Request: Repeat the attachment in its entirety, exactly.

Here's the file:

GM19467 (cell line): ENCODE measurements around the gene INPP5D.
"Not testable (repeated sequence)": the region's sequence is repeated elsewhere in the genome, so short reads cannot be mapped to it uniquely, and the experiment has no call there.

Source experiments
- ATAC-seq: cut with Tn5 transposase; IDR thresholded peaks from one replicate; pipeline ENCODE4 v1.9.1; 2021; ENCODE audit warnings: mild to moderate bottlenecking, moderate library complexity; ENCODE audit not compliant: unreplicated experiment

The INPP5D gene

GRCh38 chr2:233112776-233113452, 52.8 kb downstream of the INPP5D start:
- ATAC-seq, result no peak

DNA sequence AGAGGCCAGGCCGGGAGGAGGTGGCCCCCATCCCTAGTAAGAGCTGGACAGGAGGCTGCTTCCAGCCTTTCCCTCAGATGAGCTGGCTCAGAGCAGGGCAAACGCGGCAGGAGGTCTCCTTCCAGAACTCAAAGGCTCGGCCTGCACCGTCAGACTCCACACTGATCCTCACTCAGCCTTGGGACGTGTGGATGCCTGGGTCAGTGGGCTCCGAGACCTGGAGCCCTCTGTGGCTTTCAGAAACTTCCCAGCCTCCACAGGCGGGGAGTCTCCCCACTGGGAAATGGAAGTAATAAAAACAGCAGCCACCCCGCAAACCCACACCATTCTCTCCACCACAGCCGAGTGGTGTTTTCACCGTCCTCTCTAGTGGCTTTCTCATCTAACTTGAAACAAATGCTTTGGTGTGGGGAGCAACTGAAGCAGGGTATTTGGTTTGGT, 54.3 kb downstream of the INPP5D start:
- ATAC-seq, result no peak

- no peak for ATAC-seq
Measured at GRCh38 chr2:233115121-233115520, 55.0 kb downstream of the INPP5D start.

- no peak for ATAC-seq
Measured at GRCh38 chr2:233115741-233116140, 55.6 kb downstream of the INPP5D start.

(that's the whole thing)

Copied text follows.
GM19467 (cell line): ENCODE measurements around the gene INPP5D.
"Not testable (repeated sequence)": the region's sequence is repeated elsewhere in the genome, so short reads cannot be mapped to it uniquely, and the experiment has no call there.

Source experiments
- ATAC-seq: cut with Tn5 transposase; IDR thresholded peaks from one replicate; pipeline ENCODE4 v1.9.1; 2021; ENCODE audit warnings: mild to moderate bottlenecking, moderate library complexity; ENCODE audit not compliant: unreplicated experiment

The INPP5D gene

GRCh38 chr2:233112776-233113452, 52.8 kb downstream of the INPP5D start:
- ATAC-seq, result no peak

DNA sequence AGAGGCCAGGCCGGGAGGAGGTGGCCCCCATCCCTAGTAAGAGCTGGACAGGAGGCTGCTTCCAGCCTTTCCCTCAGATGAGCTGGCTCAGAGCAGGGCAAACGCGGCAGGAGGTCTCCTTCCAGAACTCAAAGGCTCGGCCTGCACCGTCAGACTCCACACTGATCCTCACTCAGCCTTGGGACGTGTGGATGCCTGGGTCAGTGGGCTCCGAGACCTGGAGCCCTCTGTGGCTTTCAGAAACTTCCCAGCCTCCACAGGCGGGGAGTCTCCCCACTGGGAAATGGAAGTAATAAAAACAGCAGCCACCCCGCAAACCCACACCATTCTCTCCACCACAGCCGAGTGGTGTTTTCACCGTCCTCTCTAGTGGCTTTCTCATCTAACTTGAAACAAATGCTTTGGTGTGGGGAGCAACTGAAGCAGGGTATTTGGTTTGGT, 54.3 kb downstream of the INPP5D start:
- ATAC-seq, result no peak

- no peak for ATAC-seq
Measured at GRCh38 chr2:233115121-233115520, 55.0 kb downstream of the INPP5D start.

- no peak for ATAC-seq
Measured at GRCh38 chr2:233115741-233116140, 55.6 kb downstream of the INPP5D start.